Another example: Me training for the marathon. I called him every weekend after my long run to tell him how far I had run. I knew Dad could really appreciate the road it took to get me to that point because he remembered my struggle to run a mile in my youth. I would call and say, “I ran 10 miles today!” He would always be in awe, SINCERE awe, and make some comment about not understanding why my brother and I take on these challenges. I always thought it was a compliment he grouped me in the same sentence as my brother since he’s a real athlete.
It’s really hard to put into words, the specific role my Dad played, but I realize now that my life has been unstable ever since I lost him in it. Some days I cry when no one is looking. Other days I yell at my kids for the most minor of infractions. My table is not shaking because of any of the reasons I’ve been blaming it for months. It’s because I have yet to figure out how to live any sort of stable existence without my Dad.
Not a weekend goes by that I don’t drive somewhere and thinking about calling him. That was my ritual. On one of my weekend errands, I would call Dad. It would give me the closure I needed on the events of the past week, telling him in review. And it would prep me for the upcoming week, letting him know what was on tap for our family. Without those talks, without him here in my life for almost 2 years, I’m missing that closure, that prep.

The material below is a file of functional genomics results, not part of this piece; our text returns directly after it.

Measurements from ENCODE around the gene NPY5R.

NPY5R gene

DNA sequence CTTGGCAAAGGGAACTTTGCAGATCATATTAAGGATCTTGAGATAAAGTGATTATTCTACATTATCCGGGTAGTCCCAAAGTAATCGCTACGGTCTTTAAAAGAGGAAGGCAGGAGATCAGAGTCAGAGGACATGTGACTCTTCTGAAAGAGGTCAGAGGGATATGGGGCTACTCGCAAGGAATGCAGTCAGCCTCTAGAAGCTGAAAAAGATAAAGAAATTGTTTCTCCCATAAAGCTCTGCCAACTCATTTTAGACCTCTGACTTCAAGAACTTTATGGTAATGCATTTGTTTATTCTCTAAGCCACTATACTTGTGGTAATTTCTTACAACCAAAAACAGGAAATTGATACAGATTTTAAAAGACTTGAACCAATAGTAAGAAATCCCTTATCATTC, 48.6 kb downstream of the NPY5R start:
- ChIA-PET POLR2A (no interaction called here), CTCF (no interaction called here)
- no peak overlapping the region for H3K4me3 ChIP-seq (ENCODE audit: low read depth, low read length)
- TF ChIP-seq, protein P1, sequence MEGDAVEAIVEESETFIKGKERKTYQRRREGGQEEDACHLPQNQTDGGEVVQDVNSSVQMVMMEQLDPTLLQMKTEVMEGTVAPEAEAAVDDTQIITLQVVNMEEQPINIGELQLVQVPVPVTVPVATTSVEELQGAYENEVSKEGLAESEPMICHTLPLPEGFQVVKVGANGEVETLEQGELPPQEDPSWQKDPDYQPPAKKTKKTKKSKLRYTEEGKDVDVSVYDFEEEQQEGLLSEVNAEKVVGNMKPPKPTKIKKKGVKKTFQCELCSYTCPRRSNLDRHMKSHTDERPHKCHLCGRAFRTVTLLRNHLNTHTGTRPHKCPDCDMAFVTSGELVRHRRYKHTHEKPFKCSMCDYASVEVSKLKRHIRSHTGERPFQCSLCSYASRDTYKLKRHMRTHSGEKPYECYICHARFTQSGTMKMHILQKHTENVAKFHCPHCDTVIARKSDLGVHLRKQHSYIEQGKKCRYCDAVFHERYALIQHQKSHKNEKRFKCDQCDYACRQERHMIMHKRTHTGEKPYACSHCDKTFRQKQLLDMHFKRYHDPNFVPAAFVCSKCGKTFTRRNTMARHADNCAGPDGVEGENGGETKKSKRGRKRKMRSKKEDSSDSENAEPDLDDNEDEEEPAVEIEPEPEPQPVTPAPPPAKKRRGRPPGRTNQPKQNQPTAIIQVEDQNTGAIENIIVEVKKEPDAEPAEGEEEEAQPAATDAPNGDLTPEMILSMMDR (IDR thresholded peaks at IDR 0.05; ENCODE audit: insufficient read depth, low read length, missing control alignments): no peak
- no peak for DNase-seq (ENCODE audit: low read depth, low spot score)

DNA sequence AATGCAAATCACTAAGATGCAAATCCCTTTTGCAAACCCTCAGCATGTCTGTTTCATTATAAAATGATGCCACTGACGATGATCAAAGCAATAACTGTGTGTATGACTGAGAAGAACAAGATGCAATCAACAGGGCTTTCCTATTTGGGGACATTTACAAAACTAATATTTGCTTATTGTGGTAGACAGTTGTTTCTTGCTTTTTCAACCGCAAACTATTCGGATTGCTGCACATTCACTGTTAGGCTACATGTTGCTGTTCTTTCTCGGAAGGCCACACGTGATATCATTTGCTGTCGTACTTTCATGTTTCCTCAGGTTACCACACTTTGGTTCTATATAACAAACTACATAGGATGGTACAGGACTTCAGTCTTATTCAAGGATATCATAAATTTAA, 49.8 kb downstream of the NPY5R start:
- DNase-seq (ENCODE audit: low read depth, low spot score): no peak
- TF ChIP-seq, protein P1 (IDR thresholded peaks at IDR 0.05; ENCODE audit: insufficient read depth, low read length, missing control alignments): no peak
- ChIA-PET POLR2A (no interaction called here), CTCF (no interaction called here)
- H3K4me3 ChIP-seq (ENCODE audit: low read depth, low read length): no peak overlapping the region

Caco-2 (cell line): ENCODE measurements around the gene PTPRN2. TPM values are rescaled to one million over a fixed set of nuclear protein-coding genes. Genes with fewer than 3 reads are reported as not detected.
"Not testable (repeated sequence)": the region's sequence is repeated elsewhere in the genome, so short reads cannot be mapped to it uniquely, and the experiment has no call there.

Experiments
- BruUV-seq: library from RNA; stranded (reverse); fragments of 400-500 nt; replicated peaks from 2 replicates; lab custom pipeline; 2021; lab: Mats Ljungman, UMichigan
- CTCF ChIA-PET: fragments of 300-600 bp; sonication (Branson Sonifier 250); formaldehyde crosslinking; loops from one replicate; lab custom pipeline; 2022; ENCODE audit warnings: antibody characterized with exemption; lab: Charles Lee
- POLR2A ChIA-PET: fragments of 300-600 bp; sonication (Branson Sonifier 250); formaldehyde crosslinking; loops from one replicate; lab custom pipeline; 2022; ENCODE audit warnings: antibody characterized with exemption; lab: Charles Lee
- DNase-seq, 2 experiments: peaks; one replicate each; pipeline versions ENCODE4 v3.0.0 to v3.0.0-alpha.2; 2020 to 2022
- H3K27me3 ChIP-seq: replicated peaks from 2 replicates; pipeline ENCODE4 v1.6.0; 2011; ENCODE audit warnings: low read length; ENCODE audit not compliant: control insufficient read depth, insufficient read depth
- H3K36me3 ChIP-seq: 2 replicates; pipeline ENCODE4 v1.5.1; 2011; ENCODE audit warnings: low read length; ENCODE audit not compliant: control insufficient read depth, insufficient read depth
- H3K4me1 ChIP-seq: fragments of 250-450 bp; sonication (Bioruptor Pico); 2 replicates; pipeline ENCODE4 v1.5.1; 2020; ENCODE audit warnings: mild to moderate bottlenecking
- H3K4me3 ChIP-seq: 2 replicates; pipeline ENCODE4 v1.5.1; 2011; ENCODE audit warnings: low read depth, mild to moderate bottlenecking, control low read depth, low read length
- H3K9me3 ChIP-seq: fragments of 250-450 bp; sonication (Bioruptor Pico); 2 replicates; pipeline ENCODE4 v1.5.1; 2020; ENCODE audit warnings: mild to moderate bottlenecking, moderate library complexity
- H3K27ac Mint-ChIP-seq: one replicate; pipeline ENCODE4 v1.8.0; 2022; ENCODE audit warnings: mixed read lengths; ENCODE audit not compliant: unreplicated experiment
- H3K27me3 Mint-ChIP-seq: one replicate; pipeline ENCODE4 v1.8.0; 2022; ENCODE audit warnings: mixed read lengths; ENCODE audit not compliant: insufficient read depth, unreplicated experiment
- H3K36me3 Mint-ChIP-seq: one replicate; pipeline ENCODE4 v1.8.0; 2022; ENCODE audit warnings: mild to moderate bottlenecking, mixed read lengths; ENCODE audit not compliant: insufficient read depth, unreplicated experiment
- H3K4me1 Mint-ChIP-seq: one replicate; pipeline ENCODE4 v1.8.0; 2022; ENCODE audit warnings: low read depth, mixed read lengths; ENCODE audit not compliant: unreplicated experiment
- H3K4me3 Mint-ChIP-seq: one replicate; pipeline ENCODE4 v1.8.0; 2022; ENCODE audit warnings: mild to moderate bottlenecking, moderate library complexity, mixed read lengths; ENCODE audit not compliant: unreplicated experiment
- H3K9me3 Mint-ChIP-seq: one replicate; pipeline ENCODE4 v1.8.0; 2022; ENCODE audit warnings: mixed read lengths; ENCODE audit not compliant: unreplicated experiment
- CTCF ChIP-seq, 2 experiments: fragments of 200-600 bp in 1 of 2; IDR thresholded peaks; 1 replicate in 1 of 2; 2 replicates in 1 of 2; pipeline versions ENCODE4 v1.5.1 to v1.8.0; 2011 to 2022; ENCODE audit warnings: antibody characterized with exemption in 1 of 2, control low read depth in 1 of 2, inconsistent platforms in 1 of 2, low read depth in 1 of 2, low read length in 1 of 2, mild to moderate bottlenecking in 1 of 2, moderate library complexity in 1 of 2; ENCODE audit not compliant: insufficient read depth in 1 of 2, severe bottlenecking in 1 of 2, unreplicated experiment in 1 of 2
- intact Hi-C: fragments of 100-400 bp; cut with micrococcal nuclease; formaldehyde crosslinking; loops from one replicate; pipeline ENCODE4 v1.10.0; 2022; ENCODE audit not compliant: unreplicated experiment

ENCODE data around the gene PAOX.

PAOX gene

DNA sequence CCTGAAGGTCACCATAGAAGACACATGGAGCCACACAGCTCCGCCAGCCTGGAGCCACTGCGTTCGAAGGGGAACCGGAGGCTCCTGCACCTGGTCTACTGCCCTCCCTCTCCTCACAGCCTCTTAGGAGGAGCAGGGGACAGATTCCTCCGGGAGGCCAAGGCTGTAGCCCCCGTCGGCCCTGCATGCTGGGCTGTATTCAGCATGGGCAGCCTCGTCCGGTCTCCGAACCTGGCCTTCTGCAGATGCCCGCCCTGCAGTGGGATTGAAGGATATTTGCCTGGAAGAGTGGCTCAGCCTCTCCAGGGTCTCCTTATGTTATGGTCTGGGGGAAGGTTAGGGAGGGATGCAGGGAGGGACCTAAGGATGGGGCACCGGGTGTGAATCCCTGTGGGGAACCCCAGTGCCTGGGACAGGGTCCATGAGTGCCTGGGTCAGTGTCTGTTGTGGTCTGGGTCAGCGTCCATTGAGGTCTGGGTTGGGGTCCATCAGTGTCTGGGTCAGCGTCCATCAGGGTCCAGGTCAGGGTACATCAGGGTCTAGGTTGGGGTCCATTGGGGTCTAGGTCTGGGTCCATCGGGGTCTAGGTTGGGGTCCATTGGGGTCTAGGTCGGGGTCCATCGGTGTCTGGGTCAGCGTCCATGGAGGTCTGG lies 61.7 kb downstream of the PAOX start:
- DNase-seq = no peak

I’m out of sorts.
And like with any Big Life Revelations – I sit here and say, “Okay. So this is the cause of my emotional distress over the last 18+ months. NOW what do I do?” Besides the obvious, I guess, learn how to stabilize the table without my Dad. Nothing I can do will ever make the table perfect again, I guess. But I need to do my best to figure out how to stabilize it a bit.
I think I’ve just been waiting for time to pass to heal all of the wounds over the loss of my Dad. Naively assuming it would take only that: Time. And time does help, don’t get me wrong. But there are some wounds that won’t ever be healed, some pain that won’t ever leave, and I guess I’ve just been ignoring that. Blaming it on any of the number of stresses in my life – but never truly recognizing it for what it was. My difficulty coping with my new life without my Dad.
So, now what? I don’t know. But as always – I throw this stuff out there in an effort to process it for myself, and to hear a kind voice across the way remind me that eventually – it will be okay. Someday.
This is a picture of Dad took when we were all together for his brother’s funeral. I don’t know if I’ve ever seen the actual picture he’s taking here.